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Donated cars allow PVCC program participants to get to work

Donated cars allow PVCC program participants to get to work

Network2Work - donated cars

Samantha Wiese, a participant in Piedmont Virginia Community College's Network2Work program, is using a vehicle donated to the program to help her get to work.

For Samantha Wiese, receiving a loaner car through Piedmont Virginia Community College’s Network2Work program has allowed her to work as an oral surgery assistant.

“I’m really grateful for it; it’s been so lovely having a way to get to and from work,” she said. “It’s not really possible to do it all on the bus.”

PVCC currently is seeking donations of reliable cars for participants in the Network2Work program.

The program connects job seekers, provider agencies and employers to help people connect with and be prepared for jobs that pay at least $25,000 and do not require a college degree.

Wiese works at an oral surgery and dental implants practice and spends half the week working at the Albemarle County location and the other half at the Waynesboro office.

“Before that, I was working as a barista and a server, so [the program] really helped me get to the next step that I wanted to move to,” she said.

Wiese was on the waiting list for a vehicle about a year before she received the call during the last week of her class.

“Things just aligned perfectly,” she said.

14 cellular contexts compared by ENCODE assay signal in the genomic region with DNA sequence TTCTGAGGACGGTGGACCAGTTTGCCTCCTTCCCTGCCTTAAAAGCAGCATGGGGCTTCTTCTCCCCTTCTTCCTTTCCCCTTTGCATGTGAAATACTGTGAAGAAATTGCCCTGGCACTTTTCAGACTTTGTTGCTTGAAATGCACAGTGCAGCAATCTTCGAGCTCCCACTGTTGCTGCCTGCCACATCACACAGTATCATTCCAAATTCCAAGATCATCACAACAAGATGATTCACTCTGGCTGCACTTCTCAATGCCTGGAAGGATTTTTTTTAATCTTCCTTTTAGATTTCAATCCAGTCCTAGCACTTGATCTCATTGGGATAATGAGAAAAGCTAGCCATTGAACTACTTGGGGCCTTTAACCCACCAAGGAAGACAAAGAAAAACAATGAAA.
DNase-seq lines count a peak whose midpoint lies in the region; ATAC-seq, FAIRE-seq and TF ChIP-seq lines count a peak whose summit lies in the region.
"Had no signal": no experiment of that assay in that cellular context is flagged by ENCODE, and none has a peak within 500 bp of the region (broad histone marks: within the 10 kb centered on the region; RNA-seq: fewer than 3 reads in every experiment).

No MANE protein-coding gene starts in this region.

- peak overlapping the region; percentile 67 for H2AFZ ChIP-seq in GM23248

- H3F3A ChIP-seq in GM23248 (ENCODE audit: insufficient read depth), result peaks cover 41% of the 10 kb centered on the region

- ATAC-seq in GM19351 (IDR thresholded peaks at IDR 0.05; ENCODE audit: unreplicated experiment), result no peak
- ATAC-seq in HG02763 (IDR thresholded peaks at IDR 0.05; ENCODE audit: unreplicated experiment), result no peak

Ridge Schuyler, dean of PVCC’s division of community self-sufficiency programs, said job seekers in the program can keep loaner vehicles for up to six months, which gives them time to get trained and start a new job so they can buy their own car and return the loaner for the next person to use.

“One of the big challenges is that people who’ve been left behind in our economy often distrust systems or feel disconnected from them, so we used a ground-based peer network program, people who are on the front lines with people who’ve struggled ... they reach out and say, ‘are you interested in this job that we have,’” Schuyler told the Albemarle County Board of Supervisors at a recent board meeting.

Schuyler said securing transportation is a problem for many program participants, especially those who live or work in rural areas. Many in the program also do shift work, where their hours don’t line up with public transportation service.

“The operating theory here is you may be poor today but you’re not going to be poor tomorrow, so we’ve just got to figure out a bridge to get you from where you are today to that quality job, and transportation is a key,” he said.

Network2Work started the car-lending program with four vehicles donated by the Charlottesville Police Department. At its peak, the program had 13 vehicles but four are now unusable. The current nine vehicles are all in use by program participants, and Schuyler said they’re trying to get the fleet up to 25 vehicles. Drivers are responsible for oil changes and gas, while the long-term maintenance and insurance is paid by the program.

At their recent meeting, Albemarle supervisors approved the donation of as many as 15 surplus county vehicles over the next five years for the program.

“There’s a lot more work to do, but overcoming the transportation obstacle is key to solving this problem,” Schuyler said.

County surplus vehicles are usually put up for auction, and the number of vehicles varies year to year. In 2016, 47 county vehicles were put up for auction, and in 2017 there were 14 vehicles. The average auction value is $1,908 per vehicle.

“The projected revenue for these particular vehicles was less than $10,000 and to see the impact that this could have for that dollar amount is huge,” board Chairman Ned Gallaway said. “So that’s a no-brainer from that standpoint.”

For more information on donating a vehicle, email or call (434) 961-5255.

Allison Wrabel is a reporter for The Daily Progress. Contact her at (434) 978-7261, or @craftypanda on Twitter.

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